A COUNTRYMAN'S GLIMPSE OF THE 20TH CENTURY -- Delia Elliot, David Balkwill
At our History Group talks, we like to offer a variety of subjects, all linked by having historical and local interest. Thus, in the past few years, we have welcomed, among others, an archaeological expert Danielle Wootton, Roger Barrett with his broad knowledge of the history of the local coastline, and Malcolm Wesley on Overbecks.
Always popular, though, are the tales and anecdotes brought to us by people who have grown up in the area and have a lifetime of experiences to share with us. So, at our last meeting, we were delighted to welcome David Balkwill, accompanied by two of his daughters and his faithful Jack Russell, Trix.
David’s ancestors settled at Yarde Farm in Malborough in 1750, and he has been a farmer at Court Barton near Aveton Gifford all his life. He has written a book, “A Countryman’s Glimpse of the 20th Century”; and Delia Elliot and Ros Brousson from the Aveton Gifford Parish Project Group, which put the book together, gave us a very interesting illustrated talk about it.
The stories were mainly about life on the farm, which was very much the centre of village life, including the tradition of giving the farm workers part payment in cider – the photos of farm workers in the fields often included various large stone jars! Dogs came into it, naturally, with a lovely anecdote of David’s sheepdog trying to herd a flock of ducks.
The war affected the area, of course, and a young David was out in the fields ploughing with his horses when a bombing raid was made on Aveton Gifford, hitting the nearby church and rectory, and causing a great deal of damage to the village.
We received a lovely message from David following the meeting, which read:
“On behalf of my daughters and myself may I thank you for the warm welcome you gave us on Wednesday. It was a privilege to be among you. To meet so many old friends some going back to Young Farmers Club days and to talk over the old times. Its little wonder why my ancestors settled in the Malborough district in 1750 as they must have received the same welcome. I hope the History Society continues to promote the countryside and its traditions which I am so passionate about.”
VISIT TO ROYAL WILLIAM YARD, PLYMOUTH, JUNE
Our tour of Royal William Yard in Plymouth was well worth braving the chilly June wind! The 16-acre site was built in 1825-35 as a Royal Navy victualling yard and included its own slaughterhouse, bakery, brewhouse and cooperage. When the yard was closed in 1992, it passed into private hands, Grade 1 listed, and is now an award-winning development of apartments, commercial buildings, restaurants and shops. English Heritage has ensured that the Georgian buildings retain their character and our guide really made them come to life, with tales of 10-year-old ships’ biscuits, watered-down rum or ‘Grog’, lime juice to prevent scurvy, and sailors’ under-garments!
SALCOMBE STORIES - THE VALUE OF ORAL HISTORY -- Ken Prowse, Salcombe History Society
The amount of work that the Salcombe History Society volunteers put into preserving our local heritage is amazing. They have databases of information and photographs (around 9,000 to date) and make the maximum use of social media. Their Facebook page is a very popular forum and has attracted input from as far away as Australia and New Zealand.
One vital aspect of every history group’s work should be to put on record the stories and reminiscences of local folk. Various recordings have been made over the years by Harry Fulcher, Stephen Pedrick, Tim Skillman and others, but Ken Prowse and his team wanted to expand on this and applied for a National Lottery grant to make a DVD. A couple of years and 26 hours of recording later, the hour-long DVD is complete and Ken brought it along to the Malborough History Group meeting to show us.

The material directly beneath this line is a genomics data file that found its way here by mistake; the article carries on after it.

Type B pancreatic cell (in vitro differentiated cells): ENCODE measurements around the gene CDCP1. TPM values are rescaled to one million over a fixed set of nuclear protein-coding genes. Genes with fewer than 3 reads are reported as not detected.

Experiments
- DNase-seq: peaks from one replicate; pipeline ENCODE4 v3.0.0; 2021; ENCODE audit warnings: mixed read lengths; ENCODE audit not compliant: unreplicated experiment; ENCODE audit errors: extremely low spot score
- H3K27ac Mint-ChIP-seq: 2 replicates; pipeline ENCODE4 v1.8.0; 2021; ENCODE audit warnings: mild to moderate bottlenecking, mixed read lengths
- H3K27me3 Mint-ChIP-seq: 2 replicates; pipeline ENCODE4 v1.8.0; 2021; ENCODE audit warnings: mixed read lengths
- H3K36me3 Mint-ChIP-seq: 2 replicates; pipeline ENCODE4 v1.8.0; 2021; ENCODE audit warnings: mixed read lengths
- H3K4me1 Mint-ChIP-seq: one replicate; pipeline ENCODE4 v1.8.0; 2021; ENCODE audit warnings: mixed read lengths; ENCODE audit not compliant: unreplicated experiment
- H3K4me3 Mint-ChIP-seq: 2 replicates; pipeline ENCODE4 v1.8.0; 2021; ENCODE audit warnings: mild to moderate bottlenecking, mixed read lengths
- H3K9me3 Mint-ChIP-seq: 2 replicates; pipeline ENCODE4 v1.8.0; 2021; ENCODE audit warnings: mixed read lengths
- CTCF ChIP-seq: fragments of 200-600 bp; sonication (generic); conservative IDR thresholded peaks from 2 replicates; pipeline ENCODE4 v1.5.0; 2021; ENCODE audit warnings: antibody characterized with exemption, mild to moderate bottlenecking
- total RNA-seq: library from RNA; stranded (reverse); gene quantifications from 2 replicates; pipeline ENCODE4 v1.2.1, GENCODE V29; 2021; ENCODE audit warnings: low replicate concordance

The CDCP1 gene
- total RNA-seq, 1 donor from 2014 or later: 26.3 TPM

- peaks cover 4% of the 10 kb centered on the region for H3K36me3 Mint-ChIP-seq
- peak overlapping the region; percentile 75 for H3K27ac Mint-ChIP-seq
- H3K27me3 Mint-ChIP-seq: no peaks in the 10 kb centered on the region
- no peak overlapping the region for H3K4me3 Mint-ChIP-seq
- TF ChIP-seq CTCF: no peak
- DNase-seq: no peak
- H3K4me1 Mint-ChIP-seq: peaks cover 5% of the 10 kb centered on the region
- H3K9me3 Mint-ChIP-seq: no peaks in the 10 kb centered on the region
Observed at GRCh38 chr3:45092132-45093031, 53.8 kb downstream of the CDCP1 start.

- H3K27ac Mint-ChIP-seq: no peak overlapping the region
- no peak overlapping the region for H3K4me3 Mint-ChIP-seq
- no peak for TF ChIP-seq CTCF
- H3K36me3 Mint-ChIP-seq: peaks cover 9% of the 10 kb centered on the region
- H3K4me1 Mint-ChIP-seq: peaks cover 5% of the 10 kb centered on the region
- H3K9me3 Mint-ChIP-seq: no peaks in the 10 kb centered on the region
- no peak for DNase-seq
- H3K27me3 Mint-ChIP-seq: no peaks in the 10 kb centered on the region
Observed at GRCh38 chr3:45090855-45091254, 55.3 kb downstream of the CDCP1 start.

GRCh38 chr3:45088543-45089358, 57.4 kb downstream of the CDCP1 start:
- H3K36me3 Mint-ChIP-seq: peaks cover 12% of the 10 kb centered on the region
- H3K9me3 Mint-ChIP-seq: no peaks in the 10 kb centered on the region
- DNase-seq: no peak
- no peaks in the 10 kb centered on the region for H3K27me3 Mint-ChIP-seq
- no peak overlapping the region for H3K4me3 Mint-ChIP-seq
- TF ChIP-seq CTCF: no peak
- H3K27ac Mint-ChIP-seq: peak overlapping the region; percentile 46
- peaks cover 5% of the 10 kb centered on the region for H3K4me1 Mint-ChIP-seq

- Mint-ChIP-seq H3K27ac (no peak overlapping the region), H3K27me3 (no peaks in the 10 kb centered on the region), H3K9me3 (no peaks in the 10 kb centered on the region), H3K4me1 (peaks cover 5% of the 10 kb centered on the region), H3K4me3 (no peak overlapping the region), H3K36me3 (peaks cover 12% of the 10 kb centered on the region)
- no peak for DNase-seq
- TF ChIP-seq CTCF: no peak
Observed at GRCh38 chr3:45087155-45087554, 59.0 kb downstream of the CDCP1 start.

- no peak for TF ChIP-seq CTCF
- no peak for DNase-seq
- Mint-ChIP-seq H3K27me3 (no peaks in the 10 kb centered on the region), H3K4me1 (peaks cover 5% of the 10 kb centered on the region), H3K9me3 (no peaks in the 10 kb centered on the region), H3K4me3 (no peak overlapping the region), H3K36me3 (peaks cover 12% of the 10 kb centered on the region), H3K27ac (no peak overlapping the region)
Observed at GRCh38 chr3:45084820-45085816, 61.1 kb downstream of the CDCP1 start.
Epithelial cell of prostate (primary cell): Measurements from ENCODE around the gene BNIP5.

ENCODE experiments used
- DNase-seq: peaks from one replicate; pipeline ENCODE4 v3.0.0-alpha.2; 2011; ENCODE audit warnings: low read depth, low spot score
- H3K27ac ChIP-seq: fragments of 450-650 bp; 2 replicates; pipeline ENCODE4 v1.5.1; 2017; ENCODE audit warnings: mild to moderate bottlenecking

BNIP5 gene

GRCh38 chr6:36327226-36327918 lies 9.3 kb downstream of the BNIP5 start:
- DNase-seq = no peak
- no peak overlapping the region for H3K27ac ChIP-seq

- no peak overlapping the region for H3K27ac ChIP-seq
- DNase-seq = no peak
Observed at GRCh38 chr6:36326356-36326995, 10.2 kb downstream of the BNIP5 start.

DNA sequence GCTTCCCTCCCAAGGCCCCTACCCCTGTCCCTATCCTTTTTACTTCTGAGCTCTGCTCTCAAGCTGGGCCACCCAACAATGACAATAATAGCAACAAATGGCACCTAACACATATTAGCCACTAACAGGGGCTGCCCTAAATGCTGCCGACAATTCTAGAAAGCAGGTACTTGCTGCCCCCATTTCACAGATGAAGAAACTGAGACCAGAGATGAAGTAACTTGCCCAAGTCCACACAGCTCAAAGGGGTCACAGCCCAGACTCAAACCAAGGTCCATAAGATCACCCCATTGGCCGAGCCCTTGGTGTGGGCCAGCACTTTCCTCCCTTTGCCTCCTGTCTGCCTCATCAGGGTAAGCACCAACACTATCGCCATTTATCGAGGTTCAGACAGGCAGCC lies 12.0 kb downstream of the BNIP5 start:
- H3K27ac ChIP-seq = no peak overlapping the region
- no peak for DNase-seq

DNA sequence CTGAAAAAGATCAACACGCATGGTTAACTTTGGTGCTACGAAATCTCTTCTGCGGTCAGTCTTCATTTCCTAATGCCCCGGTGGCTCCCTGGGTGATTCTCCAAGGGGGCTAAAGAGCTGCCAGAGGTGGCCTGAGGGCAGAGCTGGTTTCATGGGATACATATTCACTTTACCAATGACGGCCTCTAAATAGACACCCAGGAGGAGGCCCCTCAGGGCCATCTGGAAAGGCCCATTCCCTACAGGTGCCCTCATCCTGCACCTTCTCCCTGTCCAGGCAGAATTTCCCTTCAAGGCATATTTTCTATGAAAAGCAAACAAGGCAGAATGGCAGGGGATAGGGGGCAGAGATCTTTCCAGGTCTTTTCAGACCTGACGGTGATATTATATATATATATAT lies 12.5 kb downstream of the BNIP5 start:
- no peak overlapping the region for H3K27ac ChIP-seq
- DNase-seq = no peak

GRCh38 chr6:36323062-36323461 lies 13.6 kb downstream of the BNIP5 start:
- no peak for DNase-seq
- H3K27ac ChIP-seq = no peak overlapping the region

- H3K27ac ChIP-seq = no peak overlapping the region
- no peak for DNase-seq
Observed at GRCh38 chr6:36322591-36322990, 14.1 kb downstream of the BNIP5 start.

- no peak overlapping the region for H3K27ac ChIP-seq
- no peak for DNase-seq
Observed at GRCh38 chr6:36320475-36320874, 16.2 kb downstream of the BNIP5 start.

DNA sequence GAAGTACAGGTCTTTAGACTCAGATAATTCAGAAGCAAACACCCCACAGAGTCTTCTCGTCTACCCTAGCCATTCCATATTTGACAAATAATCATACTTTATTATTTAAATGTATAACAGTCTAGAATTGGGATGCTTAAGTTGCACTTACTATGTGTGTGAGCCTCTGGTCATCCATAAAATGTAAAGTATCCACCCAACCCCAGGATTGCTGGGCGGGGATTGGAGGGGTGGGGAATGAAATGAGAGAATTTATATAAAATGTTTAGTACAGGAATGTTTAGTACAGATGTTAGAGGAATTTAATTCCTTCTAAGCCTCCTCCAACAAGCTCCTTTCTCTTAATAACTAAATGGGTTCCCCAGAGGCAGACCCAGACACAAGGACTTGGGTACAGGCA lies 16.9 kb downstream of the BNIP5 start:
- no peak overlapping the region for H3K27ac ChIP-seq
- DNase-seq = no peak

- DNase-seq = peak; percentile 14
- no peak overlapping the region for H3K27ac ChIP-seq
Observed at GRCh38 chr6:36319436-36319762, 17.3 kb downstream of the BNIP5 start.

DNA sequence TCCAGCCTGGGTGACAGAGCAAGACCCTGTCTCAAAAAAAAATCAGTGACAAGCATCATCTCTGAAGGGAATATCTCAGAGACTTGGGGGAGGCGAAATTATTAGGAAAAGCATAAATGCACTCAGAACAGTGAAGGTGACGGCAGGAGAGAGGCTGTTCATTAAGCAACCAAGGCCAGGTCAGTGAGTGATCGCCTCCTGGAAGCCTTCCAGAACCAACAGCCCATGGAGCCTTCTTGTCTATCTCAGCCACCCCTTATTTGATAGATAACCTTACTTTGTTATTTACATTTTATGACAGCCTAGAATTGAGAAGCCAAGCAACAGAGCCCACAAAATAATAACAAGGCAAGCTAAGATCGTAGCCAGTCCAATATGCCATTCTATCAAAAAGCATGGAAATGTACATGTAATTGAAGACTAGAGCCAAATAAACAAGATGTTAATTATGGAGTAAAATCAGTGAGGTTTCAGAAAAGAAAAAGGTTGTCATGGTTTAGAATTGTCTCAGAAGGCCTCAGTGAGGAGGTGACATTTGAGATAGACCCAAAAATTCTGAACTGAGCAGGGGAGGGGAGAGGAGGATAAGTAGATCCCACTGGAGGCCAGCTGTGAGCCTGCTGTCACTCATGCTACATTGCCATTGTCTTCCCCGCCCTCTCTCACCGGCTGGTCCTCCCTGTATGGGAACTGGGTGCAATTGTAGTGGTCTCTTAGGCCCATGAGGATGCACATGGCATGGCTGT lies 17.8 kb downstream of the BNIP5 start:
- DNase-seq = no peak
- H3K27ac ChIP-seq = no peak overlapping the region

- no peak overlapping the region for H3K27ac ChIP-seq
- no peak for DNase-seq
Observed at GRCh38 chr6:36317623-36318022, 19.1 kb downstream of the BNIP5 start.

It is full of lovely memories and anecdotes, from 15 Salcombe contributors, illustrated by period photographs, starting in the early years when houses got their water from a standpipe in the road, heated it on a Lidstone range and went down the garden or across the road to the privy. There were photos and recollections of going to school (and the bullying tactics of one particular teacher!), picking up coal from the beach, and the story of one local man who used to take his nanny goats by boat and Austin Seven from the town to Overbeck’s, to be ‘served’ by a pedigree billy goat. There were many tales of life during the years of the Second World War, about spies, bombs, evacuees and, of course, Americans, not to mention the popular delicacy of “Ham, Spam and Scram” and the ‘official transport’ of the Home Guard (the local milk float).
If you missed the meeting and would like to see the DVD, it is on sale at Spar in Salcombe for just £5.
THE HISTORY AND MYSTERY OF OVERBECK'S -- Malcolm Wesley
We were delighted to welcome National Trust volunteer, Malcolm Wesley, in February to tell us about the “History and Mystery of Overbeck’s”. Malcolm traced the history of the house at Sharpitor since its first incarnation in 1893 and subsequent rebuilding in 1911, through its work as a convalescence hospital in WW1 (local nurses were employed there and 15 marriages resulted!), and its purchase in 1928 by Otto Overbeck. I don’t think many of us realised that the wonderful polyphone was purchased by Otto from the Royal Oak for £5. Malcolm brought along Otto’s famous ‘Rejuvenator’, that reputedly made his fortune, but none of us was willing to have a go with it, so Malcolm became his own guinea pig, with no visible after effects! When Otto died in 1937, he left Sharpitor to the National Trust on the condition they call it Overbeck’s. Malcolm brought lots of local interest into his talk and it was an intriguing and most enjoyable evening.